"There is losing a game in the preseason and then there is playing poorly," head coach Mike Holmgren said. "In the preseason, sometimes if I am getting my answers from the right players, which is a big goal for us, I can handle losing a game here and there. I cannot tolerate how we played (against the Packers)."
Among the greatest concerns coming into camp was the status of a reconfigured offensive line. Walter Jones was unquestioned at left tackle, of course, and young starters Rob Sims and Chris Spencer, at left guard and center, were expected to take over their spots for years. The right side of guard Chris Gray and tackle Sean Locklear was to be challenged by Floyd Womack and Ray Willis.
But with Jones and Locklear out nursing injuries, the line has only further unraveled rather than solidifying into a cohesive unit. Sims and Spencer, and Gray, for the most part, were steady against the Packers, but the backup tackles were horrendous. Tom Ashworth was repeatedly beaten at left tackle, and Womack was tossed around with embarrassing ease.
The Seahawk staff was shrewd in one regard, however; sensing imminent protection issues, they kept starting quarterback Matt Hasselbeck off the field. That left Seneca Wallace and David Greene to absorb six sacks and countless hurries. Wallace only added to staff insecurity by losing two fumbles, while Greene threw three interceptions.
Special teams, under new coach Bruce DeHaven, performed poorly. On one kickoff return, the Hawks were flagged for three separate holding violations. Some of those, of course, were by players who won't be on the team come September. If there was a bright spot for the Seahawks on special teams, though, it was rookie kickoff returner Josh Wilson. While still learning the ropes as a nickel cornerback, Wilson showed enough speed to get to the sideline and turn it up-field on kickoffs. He fumbled his first return of the season in the San Diego game, but unfailingly held onto the ball on a rainy night in Green Bay.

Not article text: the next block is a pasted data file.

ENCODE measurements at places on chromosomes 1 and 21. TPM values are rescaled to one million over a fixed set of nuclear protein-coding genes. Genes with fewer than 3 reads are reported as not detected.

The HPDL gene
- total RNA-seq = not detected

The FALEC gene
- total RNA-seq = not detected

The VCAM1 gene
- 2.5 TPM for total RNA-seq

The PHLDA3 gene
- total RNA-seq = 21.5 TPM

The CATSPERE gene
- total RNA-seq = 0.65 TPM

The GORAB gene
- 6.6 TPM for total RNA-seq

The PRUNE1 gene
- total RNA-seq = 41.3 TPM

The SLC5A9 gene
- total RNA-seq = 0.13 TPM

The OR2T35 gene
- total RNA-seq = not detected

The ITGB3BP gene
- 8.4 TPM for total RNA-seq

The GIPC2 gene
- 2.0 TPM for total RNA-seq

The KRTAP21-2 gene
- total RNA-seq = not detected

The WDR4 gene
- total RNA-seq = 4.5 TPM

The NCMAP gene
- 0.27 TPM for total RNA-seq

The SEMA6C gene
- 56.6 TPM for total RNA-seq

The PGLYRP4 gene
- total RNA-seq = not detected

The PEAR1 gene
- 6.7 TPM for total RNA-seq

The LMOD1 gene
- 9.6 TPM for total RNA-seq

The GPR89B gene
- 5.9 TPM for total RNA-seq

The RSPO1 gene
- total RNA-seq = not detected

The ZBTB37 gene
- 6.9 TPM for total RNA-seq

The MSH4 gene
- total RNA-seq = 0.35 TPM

Another area of solid play continues to be the receivers, especially Nate Burleson and Ben Obomanu. Burleson has had a strong camp and is playing with far greater confidence than last season, when a thumb injury caused him to get off to a slow start. Burleson turned a short route into a 55-yard catch-and-run against the Packers. With those efforts, he's challenging D.J. Hackett for the starting job at split end.
After the loss, Holmgren promised to remind players that nobody has earned roster spots yet, a move geared toward improving the intensity and focus that has been lacking thus far.
The Seahawks benefit from having their final two preseason games and their regular-season opener all at home at Qwest Field.
"In fairness to the athlete, if he's competing for the sixth linebacker position or the fifth wide receiver position, you have to get those guys into the games," coach Mike Holmgren said. "You have to let them play and then make your evaluations off that. It's not always fair but that's what we try to do. Those types of things, the battle for the third tight end or the second tight end, the nickelback, the fourth corner; that's why it's important we get those young guys in there to play."
"I think if you have an older team it probably makes a little more sense," Hasselbeck said. "You look at Walter Jones, for three years he didn't even have a minicamp or a training camp and those were probably his three best years. It is probably on a person-to-person basis and that's Coach Holmgren's job to decide. At the same time if you haven't played together with guys, if you're playing with a new person next to you or if you are relying on a new person, I think it is important to get out there and get as much work as you can done."
"He's doing fine," Holmgren said. "He's learning. Every day he sees something a little bit new. I love his attitude. We're counting on him for a lot this year."
"There is no doubt in my mind," he said. "I see the way our chemistry is with this team. I have a better feeling about this team than any other team in Seahawk history. I told everybody, it's always talent, then coaching, then chemistry, then health. That's just how it works with football. It's the greatest team sport in the world and it's because you have a bunch of people all coming together that have different talents that you have to mesh together to have one guy make a great play; whether it's a defensive stop in the hole or a DB picking off a pass. It's all because the D-line pushed and the linebackers were up underneath and they guy could make a jump. Whether it's me scoring a touchdown or a receiver making a great catch in the back of the end zone. It's all 11 guys coming together to make one play. That's all chemistry and that's all talent and that's all coaching. That's what gets you there and that last thing is just health. We have the first three already."
Trying to build depth in the secondary, the ‘Hawks signed CB DeJuan Groce and released backup P Kyle Stringer. Groce was a fourth-round draft pick of the St. Louis Rams in 2003 and started 15 games in 2005. He played in 12 games for the New Orleans Saints last season and was released by the Saints on June 15.
Groce has 54 NFL games to his credit with 20 starts and three career interceptions.
The Hawks also dealt with dwindling depth at tight end by signing TE Andy Stokes.
QUOTE TO NOTE: "It is just unacceptable. And so we will fix it." — Coach Mike Holmgren after a 48-13 drubbing at Green Bay.